Focus Features' Hollywoodland
excavates 1959 to recall the investigation into actor George Reeves' death. A soundtrack of songs from the film comes courtesy of Decca Records, and it's an appropriately moody sampler of 1950s music. Kicking off with a re-recorded version of the theme from The Adventures of Superman
(in which Reeves starred), the disc offers melodramatic pop, period easy listening, and representative jazz tracks of the day. The Platters' "The Great Pretender" exemplifies the fifties sound and the film's characterizations of people who lived to lie, whether by acting on or off screen; Conway Twitty's achy "It's Only Make Believe" covers similar stylistic and thematic ground ("He Will Break Your Heart," from Jerry Butler, also skews to pop melodrama). On the flip side, Frankie Laine's uninspired version of "On the Sunny Side of the Street" and Little Richard's gleefully hyperactive dance track "The Girl Can't Help It" ably represent the lie that everything's alright. Jazz cuts include Lionel Hampton's signature big-band tune "Flying Home" and three tracks from Arturo O'Farrill: "El Cumbanchero," "Elephant Walk" (by Quincy Jones), and "At Last" (O'Farrill's Orchestra and, in particular, the Chico O'Farrill Afro-Cuban Jazz Orchestra follow in the footsteps of Arturo's late father Chico). John Coltrane's "Theme for Ernie" and King Pleasure's "You're Crying" lend swanky noir atmosphere to Hollywoodland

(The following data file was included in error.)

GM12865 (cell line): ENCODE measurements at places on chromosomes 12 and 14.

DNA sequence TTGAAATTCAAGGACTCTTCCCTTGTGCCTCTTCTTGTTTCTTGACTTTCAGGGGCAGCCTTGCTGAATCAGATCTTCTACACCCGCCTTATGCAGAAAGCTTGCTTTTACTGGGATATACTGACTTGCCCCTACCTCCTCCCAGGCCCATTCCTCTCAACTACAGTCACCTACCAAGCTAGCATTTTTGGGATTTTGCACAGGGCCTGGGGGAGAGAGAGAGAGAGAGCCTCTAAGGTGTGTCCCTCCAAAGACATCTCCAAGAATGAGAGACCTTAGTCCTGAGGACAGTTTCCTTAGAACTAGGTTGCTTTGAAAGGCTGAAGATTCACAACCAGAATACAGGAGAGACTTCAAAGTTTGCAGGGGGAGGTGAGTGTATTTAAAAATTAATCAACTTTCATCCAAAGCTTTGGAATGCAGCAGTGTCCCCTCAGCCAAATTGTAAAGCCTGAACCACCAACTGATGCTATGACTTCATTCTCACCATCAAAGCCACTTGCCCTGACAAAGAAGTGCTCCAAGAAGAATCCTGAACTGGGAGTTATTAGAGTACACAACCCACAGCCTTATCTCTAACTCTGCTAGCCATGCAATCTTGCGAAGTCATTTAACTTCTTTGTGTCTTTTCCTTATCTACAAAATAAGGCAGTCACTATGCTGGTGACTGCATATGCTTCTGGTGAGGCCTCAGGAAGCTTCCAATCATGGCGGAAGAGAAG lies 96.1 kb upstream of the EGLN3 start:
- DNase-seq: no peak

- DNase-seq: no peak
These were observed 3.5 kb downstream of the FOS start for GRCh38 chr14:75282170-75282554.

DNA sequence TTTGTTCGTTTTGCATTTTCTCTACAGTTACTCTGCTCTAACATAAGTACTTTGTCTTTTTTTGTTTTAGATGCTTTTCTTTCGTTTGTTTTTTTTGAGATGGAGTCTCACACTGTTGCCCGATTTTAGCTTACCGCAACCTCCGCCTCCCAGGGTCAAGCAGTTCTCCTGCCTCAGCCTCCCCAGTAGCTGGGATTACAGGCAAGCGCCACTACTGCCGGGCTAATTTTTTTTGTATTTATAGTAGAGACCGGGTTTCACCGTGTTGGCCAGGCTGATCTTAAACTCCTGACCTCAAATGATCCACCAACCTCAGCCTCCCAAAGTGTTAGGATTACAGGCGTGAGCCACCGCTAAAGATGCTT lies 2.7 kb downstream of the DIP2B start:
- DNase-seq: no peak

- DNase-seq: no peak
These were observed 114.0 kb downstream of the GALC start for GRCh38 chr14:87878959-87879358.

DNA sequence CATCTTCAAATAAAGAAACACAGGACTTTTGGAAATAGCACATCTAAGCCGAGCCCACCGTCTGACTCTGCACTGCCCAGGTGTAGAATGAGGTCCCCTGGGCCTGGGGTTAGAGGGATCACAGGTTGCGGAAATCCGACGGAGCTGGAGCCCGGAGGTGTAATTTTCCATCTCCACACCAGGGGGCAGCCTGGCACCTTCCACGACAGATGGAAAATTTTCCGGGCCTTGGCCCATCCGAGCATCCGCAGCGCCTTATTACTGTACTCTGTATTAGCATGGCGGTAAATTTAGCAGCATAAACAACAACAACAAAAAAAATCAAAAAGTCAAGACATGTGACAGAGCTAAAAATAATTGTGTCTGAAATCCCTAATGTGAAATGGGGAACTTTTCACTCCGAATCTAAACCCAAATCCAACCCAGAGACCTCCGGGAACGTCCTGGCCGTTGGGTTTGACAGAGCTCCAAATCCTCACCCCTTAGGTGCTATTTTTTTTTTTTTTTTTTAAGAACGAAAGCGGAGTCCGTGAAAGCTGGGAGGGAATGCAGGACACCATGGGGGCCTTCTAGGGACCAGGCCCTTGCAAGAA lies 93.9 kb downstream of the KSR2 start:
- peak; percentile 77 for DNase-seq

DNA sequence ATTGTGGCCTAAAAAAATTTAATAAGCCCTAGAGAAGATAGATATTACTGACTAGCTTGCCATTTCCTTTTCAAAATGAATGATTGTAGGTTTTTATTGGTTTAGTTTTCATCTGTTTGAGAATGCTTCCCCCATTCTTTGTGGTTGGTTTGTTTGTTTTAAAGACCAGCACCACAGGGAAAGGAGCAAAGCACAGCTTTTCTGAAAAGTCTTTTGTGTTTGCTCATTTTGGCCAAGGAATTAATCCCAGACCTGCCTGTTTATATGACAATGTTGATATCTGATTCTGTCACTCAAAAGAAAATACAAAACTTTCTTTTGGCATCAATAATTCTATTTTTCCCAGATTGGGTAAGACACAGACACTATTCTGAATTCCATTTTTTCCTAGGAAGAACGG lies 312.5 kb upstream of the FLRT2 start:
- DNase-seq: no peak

. Rounding out the disc are two blues-rooted tracks: Bo Diddley's self-titled hit and Buster Brown's "Fannie Mae."